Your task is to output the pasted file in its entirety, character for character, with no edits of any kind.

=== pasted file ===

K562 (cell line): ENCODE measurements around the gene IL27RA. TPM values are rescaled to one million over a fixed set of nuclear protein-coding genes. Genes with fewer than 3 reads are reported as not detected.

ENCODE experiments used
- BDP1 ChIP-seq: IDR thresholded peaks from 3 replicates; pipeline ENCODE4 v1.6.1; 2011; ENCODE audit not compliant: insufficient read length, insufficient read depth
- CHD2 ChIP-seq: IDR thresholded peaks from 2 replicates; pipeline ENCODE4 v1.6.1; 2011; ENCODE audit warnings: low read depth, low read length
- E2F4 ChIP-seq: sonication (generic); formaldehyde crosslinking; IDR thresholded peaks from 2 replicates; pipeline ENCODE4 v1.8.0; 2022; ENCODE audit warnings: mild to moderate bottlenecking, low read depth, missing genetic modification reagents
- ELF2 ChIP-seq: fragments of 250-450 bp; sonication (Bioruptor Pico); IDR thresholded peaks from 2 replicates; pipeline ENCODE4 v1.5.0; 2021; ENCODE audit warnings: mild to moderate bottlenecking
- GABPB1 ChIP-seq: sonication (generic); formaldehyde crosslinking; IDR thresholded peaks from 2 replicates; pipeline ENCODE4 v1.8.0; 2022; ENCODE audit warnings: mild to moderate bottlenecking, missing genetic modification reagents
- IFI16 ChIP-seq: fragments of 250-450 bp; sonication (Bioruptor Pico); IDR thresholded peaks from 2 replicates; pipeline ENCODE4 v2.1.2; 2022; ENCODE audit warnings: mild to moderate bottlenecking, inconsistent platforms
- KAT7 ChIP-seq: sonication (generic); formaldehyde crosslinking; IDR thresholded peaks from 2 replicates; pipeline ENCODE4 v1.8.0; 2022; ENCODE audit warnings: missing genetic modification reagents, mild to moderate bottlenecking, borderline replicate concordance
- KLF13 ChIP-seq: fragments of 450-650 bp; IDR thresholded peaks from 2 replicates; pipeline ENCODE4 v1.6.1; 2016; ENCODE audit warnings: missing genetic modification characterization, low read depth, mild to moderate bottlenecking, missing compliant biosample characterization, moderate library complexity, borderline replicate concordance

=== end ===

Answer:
K562 (cell line): ENCODE measurements around the gene IL27RA. TPM values are rescaled to one million over a fixed set of nuclear protein-coding genes. Genes with fewer than 3 reads are reported as not detected.

ENCODE experiments used
- BDP1 ChIP-seq: IDR thresholded peaks from 3 replicates; pipeline ENCODE4 v1.6.1; 2011; ENCODE audit not compliant: insufficient read length, insufficient read depth
- CHD2 ChIP-seq: IDR thresholded peaks from 2 replicates; pipeline ENCODE4 v1.6.1; 2011; ENCODE audit warnings: low read depth, low read length
- E2F4 ChIP-seq: sonication (generic); formaldehyde crosslinking; IDR thresholded peaks from 2 replicates; pipeline ENCODE4 v1.8.0; 2022; ENCODE audit warnings: mild to moderate bottlenecking, low read depth, missing genetic modification reagents
- ELF2 ChIP-seq: fragments of 250-450 bp; sonication (Bioruptor Pico); IDR thresholded peaks from 2 replicates; pipeline ENCODE4 v1.5.0; 2021; ENCODE audit warnings: mild to moderate bottlenecking
- GABPB1 ChIP-seq: sonication (generic); formaldehyde crosslinking; IDR thresholded peaks from 2 replicates; pipeline ENCODE4 v1.8.0; 2022; ENCODE audit warnings: mild to moderate bottlenecking, missing genetic modification reagents
- IFI16 ChIP-seq: fragments of 250-450 bp; sonication (Bioruptor Pico); IDR thresholded peaks from 2 replicates; pipeline ENCODE4 v2.1.2; 2022; ENCODE audit warnings: mild to moderate bottlenecking, inconsistent platforms
- KAT7 ChIP-seq: sonication (generic); formaldehyde crosslinking; IDR thresholded peaks from 2 replicates; pipeline ENCODE4 v1.8.0; 2022; ENCODE audit warnings: missing genetic modification reagents, mild to moderate bottlenecking, borderline replicate concordance
- KLF13 ChIP-seq: fragments of 450-650 bp; IDR thresholded peaks from 2 replicates; pipeline ENCODE4 v1.6.1; 2016; ENCODE audit warnings: missing genetic modification characterization, low read depth, mild to moderate bottlenecking, missing compliant biosample characterization, moderate library complexity, borderline replicate concordance